In­stead, it made our bud­ding re­la­tion­ship even stronger and he stood by me. But af­ter five months of dat­ing, our re­la­tion­ship was to face an­other test. ‘Mark!’i yelled as I tried in vain to yank my favourite leather boots on. ‘My boots won’t fit!’ Pop­ping his head into the hall­way, he said, ‘What do you mean they won’t fit? You were wear­ing them yes­ter­day.’ ‘I know,’ I said. ‘But look.’ I pushed down on the skin of my foot and it didn’t bounce back im­me­di­ately. And it was the same with the other foot. My doc­tor had re­cently di­ag­nosed me with Com­mon Vari­able Im­mun­od­e­fi­ciency, or CVID for short, and had warned me that wa­ter re­ten­tion was just an­other symp­tom of it. ‘So to add to the list of things wrong with me, I have to add fat feet to it now, have I?’ I laughed. But in­side I was ex­hausted. I slipped on my comfy flats and tried my best to get on with

my day.weeks later, I no­ticed my calves and thighs were get­ting thick too and it spread across my whole body.

I could al­most feel the wa­ter slosh­ing around in my legs – they were so tight and swollen, and they had turned pink with sores and ten­der­ness all over.

‘I’m turn­ing into Vi­o­let from Willy Wonka,’ I said.

‘Mark, you’re go­ing to have send me to the juicing room.’

Even­tu­ally my en­tire body had be­come swollen.

When I sat down for too long the

wa­ter drained into my feet and the pain was un­bear­able.

But I couldn’t stand for long ei­ther.

My body be­came in­tol­er­a­bly heavy.

And not the kind of wob­bly, flabby heavy that over­weight peo­ple have. My body was taught and rigid. When I caught a glimpse of my re­flec­tion, I didn’t recog­nise the woman look­ing back.

Be­fore, I was ill, but I was slim. Now I was bloated and looked hideously un­well. My skin was lit­er­ally stretched to the limit.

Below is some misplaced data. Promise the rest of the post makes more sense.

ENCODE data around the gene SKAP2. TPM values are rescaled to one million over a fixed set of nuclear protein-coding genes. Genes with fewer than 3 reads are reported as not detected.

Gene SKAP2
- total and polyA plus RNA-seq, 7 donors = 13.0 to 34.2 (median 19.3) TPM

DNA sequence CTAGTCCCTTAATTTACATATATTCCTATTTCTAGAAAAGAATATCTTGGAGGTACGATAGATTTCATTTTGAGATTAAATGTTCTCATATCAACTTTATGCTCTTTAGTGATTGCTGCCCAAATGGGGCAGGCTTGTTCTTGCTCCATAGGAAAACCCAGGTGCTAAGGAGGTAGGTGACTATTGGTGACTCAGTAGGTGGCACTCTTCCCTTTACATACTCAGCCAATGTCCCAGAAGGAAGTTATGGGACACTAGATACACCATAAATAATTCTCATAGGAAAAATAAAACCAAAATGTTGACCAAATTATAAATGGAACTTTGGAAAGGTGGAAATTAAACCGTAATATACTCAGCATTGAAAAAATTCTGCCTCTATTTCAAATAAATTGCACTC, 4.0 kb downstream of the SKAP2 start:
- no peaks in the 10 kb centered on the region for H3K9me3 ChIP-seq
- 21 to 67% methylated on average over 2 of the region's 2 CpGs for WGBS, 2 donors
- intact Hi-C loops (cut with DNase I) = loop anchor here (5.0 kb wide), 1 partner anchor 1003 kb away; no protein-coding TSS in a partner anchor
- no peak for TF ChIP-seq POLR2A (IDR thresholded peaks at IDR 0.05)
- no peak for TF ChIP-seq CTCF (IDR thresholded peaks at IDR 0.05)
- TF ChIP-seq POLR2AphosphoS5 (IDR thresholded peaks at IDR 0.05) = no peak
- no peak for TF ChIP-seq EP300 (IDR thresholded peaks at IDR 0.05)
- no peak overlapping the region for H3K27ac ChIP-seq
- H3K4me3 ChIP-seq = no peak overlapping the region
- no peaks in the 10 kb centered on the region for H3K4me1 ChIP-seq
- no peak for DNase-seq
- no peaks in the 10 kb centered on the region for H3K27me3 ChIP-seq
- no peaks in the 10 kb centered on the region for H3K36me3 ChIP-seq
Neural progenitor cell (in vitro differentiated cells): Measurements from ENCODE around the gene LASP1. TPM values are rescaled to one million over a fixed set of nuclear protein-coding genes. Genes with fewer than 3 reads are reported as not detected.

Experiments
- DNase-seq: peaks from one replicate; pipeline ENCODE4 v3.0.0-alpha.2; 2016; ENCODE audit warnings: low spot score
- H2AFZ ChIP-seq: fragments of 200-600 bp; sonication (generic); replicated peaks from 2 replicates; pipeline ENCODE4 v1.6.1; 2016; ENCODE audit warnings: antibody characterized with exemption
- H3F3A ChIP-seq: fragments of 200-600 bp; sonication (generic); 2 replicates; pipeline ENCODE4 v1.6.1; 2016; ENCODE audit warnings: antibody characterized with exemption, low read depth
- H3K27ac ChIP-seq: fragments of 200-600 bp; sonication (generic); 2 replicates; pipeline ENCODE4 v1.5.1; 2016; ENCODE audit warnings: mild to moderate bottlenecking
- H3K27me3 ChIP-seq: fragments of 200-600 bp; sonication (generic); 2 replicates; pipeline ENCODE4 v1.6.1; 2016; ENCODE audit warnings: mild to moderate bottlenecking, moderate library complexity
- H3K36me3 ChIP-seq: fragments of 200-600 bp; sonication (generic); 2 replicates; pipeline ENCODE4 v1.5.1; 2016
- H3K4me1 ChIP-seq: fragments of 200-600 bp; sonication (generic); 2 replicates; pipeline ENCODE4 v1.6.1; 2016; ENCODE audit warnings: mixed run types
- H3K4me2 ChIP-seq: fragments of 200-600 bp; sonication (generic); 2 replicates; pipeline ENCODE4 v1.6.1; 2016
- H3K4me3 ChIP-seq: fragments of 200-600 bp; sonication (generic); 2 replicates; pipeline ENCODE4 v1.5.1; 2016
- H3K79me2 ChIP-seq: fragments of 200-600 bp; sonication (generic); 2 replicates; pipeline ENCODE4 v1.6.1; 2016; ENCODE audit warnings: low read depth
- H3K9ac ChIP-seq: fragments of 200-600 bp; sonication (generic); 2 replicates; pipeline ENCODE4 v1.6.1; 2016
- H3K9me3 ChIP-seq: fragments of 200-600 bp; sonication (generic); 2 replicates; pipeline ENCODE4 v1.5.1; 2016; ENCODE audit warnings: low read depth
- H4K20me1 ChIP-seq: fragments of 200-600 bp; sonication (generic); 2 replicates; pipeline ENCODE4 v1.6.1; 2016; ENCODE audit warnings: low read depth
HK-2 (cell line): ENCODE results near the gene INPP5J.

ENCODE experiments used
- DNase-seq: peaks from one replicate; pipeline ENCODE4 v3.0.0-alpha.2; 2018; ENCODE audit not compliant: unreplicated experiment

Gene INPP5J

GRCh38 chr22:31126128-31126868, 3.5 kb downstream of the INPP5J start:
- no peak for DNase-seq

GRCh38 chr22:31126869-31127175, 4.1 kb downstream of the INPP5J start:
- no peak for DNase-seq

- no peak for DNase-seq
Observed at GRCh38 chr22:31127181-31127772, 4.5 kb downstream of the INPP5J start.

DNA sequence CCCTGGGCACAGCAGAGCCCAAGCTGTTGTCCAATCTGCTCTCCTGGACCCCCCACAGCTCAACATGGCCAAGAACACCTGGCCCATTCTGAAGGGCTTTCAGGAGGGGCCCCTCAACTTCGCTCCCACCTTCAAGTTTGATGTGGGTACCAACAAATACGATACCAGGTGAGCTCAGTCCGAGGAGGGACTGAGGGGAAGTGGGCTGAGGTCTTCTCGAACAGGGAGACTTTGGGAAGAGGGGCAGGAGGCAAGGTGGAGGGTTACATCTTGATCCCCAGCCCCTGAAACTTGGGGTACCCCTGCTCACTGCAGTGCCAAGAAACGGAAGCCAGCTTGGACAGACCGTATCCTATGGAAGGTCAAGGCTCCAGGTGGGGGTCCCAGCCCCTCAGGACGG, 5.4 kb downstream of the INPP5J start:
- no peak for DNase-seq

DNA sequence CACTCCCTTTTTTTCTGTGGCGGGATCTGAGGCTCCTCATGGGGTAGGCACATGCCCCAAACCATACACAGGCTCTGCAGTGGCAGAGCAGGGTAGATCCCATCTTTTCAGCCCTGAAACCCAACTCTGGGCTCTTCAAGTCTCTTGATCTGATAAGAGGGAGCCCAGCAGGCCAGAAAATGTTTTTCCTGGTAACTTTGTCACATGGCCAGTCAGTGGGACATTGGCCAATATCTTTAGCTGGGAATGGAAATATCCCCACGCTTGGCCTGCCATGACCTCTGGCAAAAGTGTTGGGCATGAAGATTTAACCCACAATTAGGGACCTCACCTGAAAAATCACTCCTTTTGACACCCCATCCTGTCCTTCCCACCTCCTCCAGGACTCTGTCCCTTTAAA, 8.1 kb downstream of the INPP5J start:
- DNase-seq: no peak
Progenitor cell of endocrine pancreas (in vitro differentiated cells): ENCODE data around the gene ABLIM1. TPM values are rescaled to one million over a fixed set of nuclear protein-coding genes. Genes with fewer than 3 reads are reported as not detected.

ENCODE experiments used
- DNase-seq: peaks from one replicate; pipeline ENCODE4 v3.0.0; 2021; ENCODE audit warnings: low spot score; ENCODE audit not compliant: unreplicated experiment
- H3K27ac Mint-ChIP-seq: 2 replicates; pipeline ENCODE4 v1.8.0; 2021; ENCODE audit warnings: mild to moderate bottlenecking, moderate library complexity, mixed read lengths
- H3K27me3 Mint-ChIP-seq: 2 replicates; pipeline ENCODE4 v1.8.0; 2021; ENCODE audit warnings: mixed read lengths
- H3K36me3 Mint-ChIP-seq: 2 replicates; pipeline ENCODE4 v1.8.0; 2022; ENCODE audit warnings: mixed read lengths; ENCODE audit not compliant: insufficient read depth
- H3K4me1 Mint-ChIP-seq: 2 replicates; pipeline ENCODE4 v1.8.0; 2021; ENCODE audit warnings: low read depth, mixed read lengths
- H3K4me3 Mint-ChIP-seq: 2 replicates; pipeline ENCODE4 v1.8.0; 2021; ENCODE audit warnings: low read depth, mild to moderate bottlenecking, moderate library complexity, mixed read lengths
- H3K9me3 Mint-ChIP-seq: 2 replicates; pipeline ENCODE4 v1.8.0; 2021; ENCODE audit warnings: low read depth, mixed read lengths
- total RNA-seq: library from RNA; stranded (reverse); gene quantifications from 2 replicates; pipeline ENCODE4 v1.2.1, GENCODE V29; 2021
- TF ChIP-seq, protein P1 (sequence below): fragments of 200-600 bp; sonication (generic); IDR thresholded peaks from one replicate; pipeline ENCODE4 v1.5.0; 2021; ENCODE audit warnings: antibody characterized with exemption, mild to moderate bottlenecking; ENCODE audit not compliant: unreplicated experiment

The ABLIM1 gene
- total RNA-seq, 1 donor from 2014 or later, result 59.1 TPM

‘You need to go to the doc­tor and get this sorted out,’ Mark said. ‘Once and for all.’ He was wor­ried about me, and so was I.

But the doc­tors were baf­fled de­spite per­form­ing end­less tests.

‘You cer­tainly have a se­vere oedema – a re­ten­tion of bod­ily fluid – but we just don’t know why or what’s caus­ing it,’ they said. They said even if they ‘drained me’ it would come back even worse.

All I kept hear­ing was that I’m a ‘com­pli­cated case.’

All I want is to know how to fix this be­fore it’s too late. I’ve put on over nine stone just in fluid and I’ve gone from a size 10 to a whop­ping size 22.

Peo­ple look at me in the street and I know they think I’ve just got a weight prob­lem, but now I hardly go out as the pain is too much.

Since then, Mark and I un­for­tu­nately split up over the pres­sures of all my ill­nesses. I couldn’t re­ally blame him. I’ve been pre­scribed di­uret­ics and steroids in an at­tempt to drain the ex­cess fluid from my body, but

ev­ery­thing so far has failed.

To make things worse, I was also re­cently di­ag­nosed with di­a­betes. I spend all my time on the in­ter­net try­ing des­per­ately to find any an­swers that could help me.

If only I could get this sorted, then life would be won­der­ful.

Un­til then, I just need to stay strong and hope that one day, I will even­tu­ally feel de­flated for all the right rea­sons.

I couldn’t get my boots on

A life­time of ill­ness I DIDN’T RECOG­NISE MY OWN RE­FLEC­TION Nine stone in wa­ter